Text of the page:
Leaders of the G20 nations, which account for 90 percent of the world economy, are set to meet in Cannes, France, this week. The summit comes at a tumultuous time for the world economy, as the European debt crisis rages on and China debates its possible role in any bailout. Challenges to global economic recovery are broader than just those facing Europe though, as President Obama wrote late last week. American action to fix problems at home, chief among them high unemployment and weak demand, is needed to spur a global response and global growth that will, in turn, lift the U.S. economy. Leadership also means looking beyond today's emergency: In order to create balanced, sustainable and equitable growth, the G20 - and Washington - must quit "careening from crisis to crisis."
Today, on the one year anniversary of the collapse of Lehman Brothers,
President Obama is speaking on Wall Street, addressing the need for
regulatory reforms to the financial sector. Since taking office the
president has led a coordinated global response to the worst economic
crisis since the Great Depression.
The inauguration of Mahmoud Ahmadinejad for a second presidential term earlier this monthhas not dissipated discontent with the regime or ended political turmoil. Political and religious leaders have organized behind the scenes and opposition leaders continue to make explosive allegations against the government. This coming month, the fractious regime will be pushed back into the international spotlight. A clogged September calendar will see Iran dominate the agenda of international meetings in Frankfurt, Vienna, Pittsburgh, and New York. Despite Iran’s political uncertainty, engagement remains the best way of forcing a decision from the regime – either move in a new direction offered by the Obama administration or face consequences from a united international community.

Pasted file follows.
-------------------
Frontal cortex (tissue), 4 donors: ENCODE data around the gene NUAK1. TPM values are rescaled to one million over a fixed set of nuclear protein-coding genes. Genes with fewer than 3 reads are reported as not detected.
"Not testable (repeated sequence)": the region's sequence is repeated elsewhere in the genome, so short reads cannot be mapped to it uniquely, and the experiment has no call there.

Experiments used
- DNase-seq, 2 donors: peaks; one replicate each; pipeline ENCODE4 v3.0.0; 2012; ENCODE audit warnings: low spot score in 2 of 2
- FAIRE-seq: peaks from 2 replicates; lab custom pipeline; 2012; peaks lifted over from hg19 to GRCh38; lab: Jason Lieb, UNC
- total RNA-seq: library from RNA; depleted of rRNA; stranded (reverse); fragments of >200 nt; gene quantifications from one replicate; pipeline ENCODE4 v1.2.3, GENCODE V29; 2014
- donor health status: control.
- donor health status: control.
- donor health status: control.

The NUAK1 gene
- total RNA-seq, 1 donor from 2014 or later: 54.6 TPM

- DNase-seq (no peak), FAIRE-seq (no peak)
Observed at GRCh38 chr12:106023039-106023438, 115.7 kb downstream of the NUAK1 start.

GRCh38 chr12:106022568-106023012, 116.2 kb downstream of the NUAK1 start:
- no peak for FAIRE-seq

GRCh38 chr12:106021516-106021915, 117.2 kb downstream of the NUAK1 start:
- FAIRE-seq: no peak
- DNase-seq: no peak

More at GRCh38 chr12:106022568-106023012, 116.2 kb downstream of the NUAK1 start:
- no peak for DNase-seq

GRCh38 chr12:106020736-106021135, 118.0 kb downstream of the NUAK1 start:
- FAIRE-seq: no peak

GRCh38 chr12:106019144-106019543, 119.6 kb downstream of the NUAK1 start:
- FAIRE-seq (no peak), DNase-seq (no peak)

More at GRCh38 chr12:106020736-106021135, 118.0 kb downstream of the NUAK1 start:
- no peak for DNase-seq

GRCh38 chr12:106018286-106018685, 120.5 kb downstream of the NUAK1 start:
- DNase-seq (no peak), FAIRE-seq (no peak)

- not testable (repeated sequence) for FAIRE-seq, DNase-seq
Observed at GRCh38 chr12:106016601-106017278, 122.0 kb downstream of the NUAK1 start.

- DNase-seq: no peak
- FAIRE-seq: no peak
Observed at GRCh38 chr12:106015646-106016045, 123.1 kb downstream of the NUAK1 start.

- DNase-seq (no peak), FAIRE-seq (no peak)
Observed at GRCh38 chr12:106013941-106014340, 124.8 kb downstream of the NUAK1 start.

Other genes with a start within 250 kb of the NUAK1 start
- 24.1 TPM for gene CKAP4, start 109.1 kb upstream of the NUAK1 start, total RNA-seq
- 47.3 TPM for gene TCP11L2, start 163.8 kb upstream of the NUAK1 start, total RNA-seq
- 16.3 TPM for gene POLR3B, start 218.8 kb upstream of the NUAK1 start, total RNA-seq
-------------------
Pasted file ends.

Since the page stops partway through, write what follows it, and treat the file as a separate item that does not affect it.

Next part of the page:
The G-20 Summit represents a tremendous challenge for the Obama administration. But the US leaves London well-placed to lead continued global collaboration over the course of the year and manage disagreement productively. There would be no need for international diplomatic summits if everyone was already in agreement.
Last night President Obama made the case for his budget, which includes important action on health care, energy and climate, and education. Taking action on these issues is vital to maintaining America’s position as a global power. Some have argued that in the midst of recession now is not the time to advance these issues. This has it backward.
The World Bank released a report on Friday that projected the global economy will contract for the first time since WWII. This has led Lawrence Summers, the head of the National Economic Council, to call for a global stimulus effort that seeks to boosts demand throughout the world. The world will be watching the G-20 summit in April for the hope of seeing strong global action along the lines advocated by Summers and Prime Minister Gordon Brown. However, despite the need for countries to take strong action, Congressional conservatives are stuck in a mindset reminiscent of the Hoover-era. Calls for “spending freezes” and to stimulate the economy exclusively through tax cuts, are reflective of a movement that has run out of ideas and has no practical solutions to solve the economic crisis their very own policies created.
This weekend, world leaders will gather in Washington to discuss the financial crisis. After World War II and the great depression the world’s leaders recognized that the international financial system was too complex and interconnected for countries to go it alone and responded by establishing the Bretton Woods institutions. The international financial mechanisms they created helped war-torn economies recover – and set the stage for the US economy to grow and thrive atop the global economy for the half-century that followed.